Presentations can be a pain in the neck for Candid, and a conference call with the US gives rise to unseen complications
I don’t mind making presentations. I don’t get particularly nervous. At least I don’t seem to, but I do get this funny neck-ache that appears as soon as I am told I have to do one. It might not be connected, but I have noticed that it goes away as soon as the presentation is over.
I may not mind presenting, but I do mind doing Big Bad Boss’s presentations. I am not paid to do his job too. This week, he was due to present to the Highest Beings (our management committee in the US) on bonus targets, and today he announces that I should do it instead. He does this sort of thing from time to time. Other people might enjoy the exposure, but I’ve noticed he only gets me involved when the outcome is a bit iffy. If it goes well, he can make out that he hired me and taught me everything I know. If it goes wrong, he can disassociate himself from the mess, saying: “Who is this woman and who let her in anyway?”
The worst of it is that he has prepared the slides already. Ugh. Presenting someone else’s slides is like using someone else’s toothbrush. I’m going to have to work late to put them in some kind of shape. Big Bad Boss likes the sounds of his own bullet points, so he tends to cram 20 or more onto a single page. I know the Highest Beings have the attention span of a room full of toddlers, and you can only get three points across before the older ones are napping and the younger ones are playing with their mobiles. Big Bad Boss also has about 20 unnecessary slides crammed with tables of barely legible numbers. I put them to the back as an appendix.
The meeting is in the US, and once upon a time Big Bad Boss would have been flown over. These days, even his travel budget is restricted, and mine doesn’t exist. I am just calling in. That makes it worse. You can’t see when someone is rolling their eyes to know it’s time to change track. You can’t tell if they are all tapping away on their laptops and not even listening.
I get off to a shaky start when the dial-in number doesn’t work. Some dippy secretary has sent me the wrong number. It is first thing in the morning over there and she isn’t at her desk yet, so I can’t get hold of the right number. Eek. I use my initiative and find the number of the last management call. It works. Phew. The last thing I needed was to be late. Higher Beings can be late as much as they like, but if a mere mortal like me does it, it’s career over.
Special conference telephone
They are in the posh boardroom and there is a special conference telephone in there with multiple speakers, but I know from experience that I will only be able to hear the people sitting right next to one. Two guys whose voices I don’t recognise are chatting about golf. I cough politely to let them know I am on the line. They carry on comparing notes on various clubs. I say my name. Still they carry on. I am worried someone will think I didn’t turn up. I say my name again, a bit louder this time. Someone, who sounds like the CEO, says “good afternoon” even though it is their morning. He likes everyone to know that he ‘thinks global, acts local’. Gulp. I say “hello” a little shakily. I probably should have said good morning to show I am global too, but it is too late now.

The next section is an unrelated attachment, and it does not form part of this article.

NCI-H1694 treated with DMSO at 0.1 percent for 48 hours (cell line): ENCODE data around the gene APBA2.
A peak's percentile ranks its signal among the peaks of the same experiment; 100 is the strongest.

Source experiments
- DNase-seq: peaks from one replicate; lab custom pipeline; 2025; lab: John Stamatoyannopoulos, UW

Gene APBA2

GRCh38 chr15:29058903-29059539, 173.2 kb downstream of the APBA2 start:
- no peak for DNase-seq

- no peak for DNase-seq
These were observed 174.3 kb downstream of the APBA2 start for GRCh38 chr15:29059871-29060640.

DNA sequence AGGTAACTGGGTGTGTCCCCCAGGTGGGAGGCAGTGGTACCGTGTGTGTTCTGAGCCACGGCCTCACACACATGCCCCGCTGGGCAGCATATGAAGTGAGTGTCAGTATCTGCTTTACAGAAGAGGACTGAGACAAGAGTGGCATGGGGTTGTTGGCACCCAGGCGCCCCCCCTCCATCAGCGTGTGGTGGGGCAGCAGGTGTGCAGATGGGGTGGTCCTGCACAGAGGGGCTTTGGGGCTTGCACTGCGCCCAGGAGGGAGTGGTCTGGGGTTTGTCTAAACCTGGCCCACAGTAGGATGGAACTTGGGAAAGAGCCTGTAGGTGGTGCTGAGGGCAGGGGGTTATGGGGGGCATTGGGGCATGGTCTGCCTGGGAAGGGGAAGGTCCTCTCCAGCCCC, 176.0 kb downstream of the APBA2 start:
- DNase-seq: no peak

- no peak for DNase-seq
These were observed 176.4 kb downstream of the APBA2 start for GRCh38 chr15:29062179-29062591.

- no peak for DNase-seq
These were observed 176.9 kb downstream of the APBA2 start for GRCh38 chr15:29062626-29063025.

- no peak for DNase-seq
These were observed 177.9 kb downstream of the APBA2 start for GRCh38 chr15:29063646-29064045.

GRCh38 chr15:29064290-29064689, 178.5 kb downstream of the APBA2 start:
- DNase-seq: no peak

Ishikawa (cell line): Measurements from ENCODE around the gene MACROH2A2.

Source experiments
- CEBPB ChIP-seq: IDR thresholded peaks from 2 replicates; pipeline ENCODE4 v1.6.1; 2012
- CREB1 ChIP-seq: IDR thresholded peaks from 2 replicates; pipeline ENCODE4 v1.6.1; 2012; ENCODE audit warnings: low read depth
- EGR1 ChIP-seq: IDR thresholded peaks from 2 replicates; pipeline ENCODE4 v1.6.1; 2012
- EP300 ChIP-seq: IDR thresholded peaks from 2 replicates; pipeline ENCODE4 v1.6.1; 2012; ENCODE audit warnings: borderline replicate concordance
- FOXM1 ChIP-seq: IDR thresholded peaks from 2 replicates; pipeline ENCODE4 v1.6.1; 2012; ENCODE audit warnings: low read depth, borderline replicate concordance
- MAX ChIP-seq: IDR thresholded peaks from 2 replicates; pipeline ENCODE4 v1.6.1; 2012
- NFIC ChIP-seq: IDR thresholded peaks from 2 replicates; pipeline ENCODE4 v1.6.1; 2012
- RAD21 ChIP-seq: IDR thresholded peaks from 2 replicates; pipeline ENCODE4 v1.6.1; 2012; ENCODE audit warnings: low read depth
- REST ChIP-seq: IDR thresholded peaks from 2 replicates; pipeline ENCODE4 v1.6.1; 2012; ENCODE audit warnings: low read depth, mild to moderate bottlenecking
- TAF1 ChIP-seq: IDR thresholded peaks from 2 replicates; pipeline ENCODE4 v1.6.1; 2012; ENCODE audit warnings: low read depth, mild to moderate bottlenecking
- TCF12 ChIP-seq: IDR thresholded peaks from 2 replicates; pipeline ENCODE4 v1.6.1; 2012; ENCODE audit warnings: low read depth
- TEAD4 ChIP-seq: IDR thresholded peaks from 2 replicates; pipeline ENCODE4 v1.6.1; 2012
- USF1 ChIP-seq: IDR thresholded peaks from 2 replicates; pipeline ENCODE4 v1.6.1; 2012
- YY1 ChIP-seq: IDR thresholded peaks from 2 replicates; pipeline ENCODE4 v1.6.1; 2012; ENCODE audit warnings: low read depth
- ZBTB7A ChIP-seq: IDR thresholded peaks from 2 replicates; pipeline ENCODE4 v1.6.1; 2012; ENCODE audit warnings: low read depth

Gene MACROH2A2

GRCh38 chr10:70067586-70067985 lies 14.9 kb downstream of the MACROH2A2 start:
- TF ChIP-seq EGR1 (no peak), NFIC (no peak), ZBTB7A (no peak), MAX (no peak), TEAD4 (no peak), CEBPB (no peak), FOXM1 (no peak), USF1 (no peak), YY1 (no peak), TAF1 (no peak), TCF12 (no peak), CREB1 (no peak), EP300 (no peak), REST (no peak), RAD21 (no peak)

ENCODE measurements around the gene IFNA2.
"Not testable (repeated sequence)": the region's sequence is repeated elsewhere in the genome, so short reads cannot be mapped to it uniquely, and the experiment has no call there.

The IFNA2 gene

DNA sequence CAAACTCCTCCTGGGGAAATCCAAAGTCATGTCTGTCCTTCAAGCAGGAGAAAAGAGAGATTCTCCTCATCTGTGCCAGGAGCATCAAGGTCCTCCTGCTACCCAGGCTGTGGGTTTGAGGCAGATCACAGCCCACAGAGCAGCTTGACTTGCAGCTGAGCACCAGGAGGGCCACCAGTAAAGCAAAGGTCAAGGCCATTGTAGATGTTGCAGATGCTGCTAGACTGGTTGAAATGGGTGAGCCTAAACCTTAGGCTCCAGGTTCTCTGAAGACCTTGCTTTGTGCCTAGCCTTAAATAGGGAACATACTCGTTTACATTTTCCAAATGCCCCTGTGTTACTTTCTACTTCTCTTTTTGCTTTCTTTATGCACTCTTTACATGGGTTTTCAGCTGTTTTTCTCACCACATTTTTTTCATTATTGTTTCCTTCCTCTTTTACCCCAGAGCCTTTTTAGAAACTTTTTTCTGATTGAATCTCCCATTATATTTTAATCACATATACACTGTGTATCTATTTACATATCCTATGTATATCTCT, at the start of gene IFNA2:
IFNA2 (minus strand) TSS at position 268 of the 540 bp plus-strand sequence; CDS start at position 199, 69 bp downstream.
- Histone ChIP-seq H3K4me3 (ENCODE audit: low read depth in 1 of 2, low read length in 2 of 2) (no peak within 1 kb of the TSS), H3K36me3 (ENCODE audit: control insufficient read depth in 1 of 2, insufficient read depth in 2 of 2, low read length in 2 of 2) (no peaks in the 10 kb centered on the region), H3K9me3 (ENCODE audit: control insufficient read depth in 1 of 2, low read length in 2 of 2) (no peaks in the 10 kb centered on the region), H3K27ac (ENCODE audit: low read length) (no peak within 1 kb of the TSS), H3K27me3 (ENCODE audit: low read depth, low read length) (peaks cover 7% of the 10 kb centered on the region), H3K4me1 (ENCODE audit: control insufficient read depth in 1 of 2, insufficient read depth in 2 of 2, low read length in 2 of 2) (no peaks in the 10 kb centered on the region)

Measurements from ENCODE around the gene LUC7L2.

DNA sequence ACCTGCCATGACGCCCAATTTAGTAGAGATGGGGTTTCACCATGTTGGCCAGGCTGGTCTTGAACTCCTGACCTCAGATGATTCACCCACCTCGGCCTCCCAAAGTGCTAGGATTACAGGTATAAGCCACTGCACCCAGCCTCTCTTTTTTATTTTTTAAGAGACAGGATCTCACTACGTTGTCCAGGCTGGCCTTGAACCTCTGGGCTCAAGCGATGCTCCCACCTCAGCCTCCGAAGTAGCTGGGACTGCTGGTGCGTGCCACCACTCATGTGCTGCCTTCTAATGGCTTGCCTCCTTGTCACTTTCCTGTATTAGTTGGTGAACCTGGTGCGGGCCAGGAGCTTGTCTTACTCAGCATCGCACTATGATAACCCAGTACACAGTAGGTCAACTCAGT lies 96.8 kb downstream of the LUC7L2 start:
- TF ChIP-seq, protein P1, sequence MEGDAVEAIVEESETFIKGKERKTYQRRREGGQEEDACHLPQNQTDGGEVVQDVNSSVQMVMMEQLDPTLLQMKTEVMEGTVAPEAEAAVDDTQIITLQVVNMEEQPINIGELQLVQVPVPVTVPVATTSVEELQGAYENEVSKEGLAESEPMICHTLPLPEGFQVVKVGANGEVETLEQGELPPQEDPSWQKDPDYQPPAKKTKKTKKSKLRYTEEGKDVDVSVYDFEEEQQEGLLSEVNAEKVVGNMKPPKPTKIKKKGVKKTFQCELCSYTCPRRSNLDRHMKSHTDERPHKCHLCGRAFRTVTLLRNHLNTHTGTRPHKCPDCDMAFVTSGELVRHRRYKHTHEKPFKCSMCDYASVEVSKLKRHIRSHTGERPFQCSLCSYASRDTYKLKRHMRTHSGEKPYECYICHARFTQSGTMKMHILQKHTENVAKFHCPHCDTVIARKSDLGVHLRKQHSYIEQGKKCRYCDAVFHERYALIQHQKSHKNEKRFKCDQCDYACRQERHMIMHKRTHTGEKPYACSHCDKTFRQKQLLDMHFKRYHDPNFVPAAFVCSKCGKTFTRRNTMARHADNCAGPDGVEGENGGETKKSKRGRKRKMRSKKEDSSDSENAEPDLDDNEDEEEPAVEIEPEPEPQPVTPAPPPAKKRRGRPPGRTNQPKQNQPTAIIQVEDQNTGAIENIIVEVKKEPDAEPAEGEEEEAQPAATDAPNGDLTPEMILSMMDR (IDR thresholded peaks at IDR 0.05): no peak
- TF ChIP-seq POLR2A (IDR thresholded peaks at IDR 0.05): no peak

Finally I am given the nod, so to speak, to start my presentation. I rattle through the background of the project, and call out market data to support changing our bonus targets in Europe. My arguments are clear. Then it comes to the cost slide. I can positively hear the sharp intake of breath. Someone – I think it is the Highest Finance Being – says the company can’t possibly add any cost at this time. My heart sinks. Big Bad Boss will blame me if they don’t agree. Several join in to say that Europe is not making its numbers and the company doesn’t reward poor performance. I have to point out that we are talking about bonus targets and if performance is down, so will be the actual payout, but that falls on deaf ears. Chief finance guy goes on to say that Europe is overstaffed and underproductive. Ouch. That feels a bit personal.
Finally, the CEO steps in to settle everyone down. He remarks that we should be offering market-competitive rewards and that they will review it again next quarter with a view to implementing next year if the results improve. He adds that it is a great presentation and I did a fine job of making the case. Hey, I am beginning to like the guy already.
At that point, there is a crackle on the line, and I hear the dulcet tones of Big Bad Boss thanking everyone for their time, and assuring them the presentation will be kept fresh for next quarter. The nasty little snake has dialled in secretly to see how I am doing. So why couldn’t he have done it himself, in that case? Only he wouldn’t have been told it was a great presentation and he wouldn’t have made such a good case.
So who is this man, and who let him in anyway?
Next time…Candid looks the head of Europe in the eye.
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